Brightsurf Science News & Current Events

March 19, 2004
NSF invites media to apply to report from North Pole on climate research
The National Science Foundation (NSF) invites members of the news media to apply for the opportunity to report from the North Pole on a major scientific initiative to understand changes in atmospheric circulation and ocean currents near the Pole that scientists believe have far-reaching effects on global climate.

Novelty-seeking teens may be more easily influenced by tobacco advertisements
Scientific data indicate that teens' receptivity to tobacco marketing campaigns may play an important role in the choice to start smoking.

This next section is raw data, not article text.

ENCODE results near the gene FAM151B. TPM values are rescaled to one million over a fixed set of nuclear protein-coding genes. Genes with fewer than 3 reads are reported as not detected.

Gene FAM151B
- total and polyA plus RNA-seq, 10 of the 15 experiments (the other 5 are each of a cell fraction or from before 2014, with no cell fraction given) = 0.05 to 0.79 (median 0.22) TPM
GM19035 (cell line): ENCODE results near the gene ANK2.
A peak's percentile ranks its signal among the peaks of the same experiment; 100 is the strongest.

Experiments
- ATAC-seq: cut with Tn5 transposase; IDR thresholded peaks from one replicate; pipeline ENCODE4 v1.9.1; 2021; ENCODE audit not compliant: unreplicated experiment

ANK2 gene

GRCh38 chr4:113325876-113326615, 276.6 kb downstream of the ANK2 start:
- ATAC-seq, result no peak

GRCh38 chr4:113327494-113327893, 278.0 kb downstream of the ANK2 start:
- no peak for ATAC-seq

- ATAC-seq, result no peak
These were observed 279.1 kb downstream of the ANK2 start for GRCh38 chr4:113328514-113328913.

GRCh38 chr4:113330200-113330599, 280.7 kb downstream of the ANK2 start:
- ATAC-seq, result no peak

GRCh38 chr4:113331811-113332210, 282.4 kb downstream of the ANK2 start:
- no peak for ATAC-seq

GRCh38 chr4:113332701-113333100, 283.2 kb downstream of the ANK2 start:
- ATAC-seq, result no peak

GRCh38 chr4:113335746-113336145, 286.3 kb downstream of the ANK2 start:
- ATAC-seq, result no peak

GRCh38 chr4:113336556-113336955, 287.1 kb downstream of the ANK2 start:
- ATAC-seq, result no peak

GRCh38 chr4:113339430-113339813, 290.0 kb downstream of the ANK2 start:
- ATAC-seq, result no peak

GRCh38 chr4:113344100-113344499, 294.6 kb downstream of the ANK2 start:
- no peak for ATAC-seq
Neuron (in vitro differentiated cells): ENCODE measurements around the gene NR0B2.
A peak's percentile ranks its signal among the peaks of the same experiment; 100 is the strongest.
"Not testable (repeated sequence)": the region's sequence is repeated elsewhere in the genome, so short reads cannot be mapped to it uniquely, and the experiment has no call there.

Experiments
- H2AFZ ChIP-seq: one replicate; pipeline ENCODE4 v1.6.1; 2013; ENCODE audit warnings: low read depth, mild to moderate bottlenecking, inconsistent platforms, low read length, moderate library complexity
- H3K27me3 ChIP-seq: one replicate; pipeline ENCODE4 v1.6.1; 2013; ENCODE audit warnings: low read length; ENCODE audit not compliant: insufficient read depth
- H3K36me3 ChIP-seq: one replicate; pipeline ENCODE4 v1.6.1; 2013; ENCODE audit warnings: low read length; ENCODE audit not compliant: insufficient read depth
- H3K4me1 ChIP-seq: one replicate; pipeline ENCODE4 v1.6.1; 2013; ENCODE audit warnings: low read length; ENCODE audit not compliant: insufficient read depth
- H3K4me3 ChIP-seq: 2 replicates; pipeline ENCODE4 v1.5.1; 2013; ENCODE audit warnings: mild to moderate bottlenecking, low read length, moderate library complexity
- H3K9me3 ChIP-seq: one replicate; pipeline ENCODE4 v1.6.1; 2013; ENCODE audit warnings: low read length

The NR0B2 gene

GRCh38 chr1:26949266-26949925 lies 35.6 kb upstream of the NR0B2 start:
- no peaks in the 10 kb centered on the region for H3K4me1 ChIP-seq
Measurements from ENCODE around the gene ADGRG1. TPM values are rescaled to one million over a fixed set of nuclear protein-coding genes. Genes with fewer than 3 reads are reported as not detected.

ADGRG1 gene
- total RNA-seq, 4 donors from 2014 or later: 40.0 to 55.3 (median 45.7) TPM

Long-lasting medication shows promise for treatment of heroin addiction
Scientists funded by the National Institute on Drug Abuse (NIDA) report that a single injection of a sustained-release formulation of buprenorphine effectively relieved withdrawal symptoms for 6 weeks in heroin-dependent patients.

Genes predict response of adult leukemia patients to chemotherapy
Genes can indicate which adult leukemia patients will respond to therapy and what the duration of their remission will be, according to a new study published in the April 1, 2004, issue of Blood, the official journal of the American Society of Hematology.

Social costs of gambling nearly half that of drug abuse, new book concludes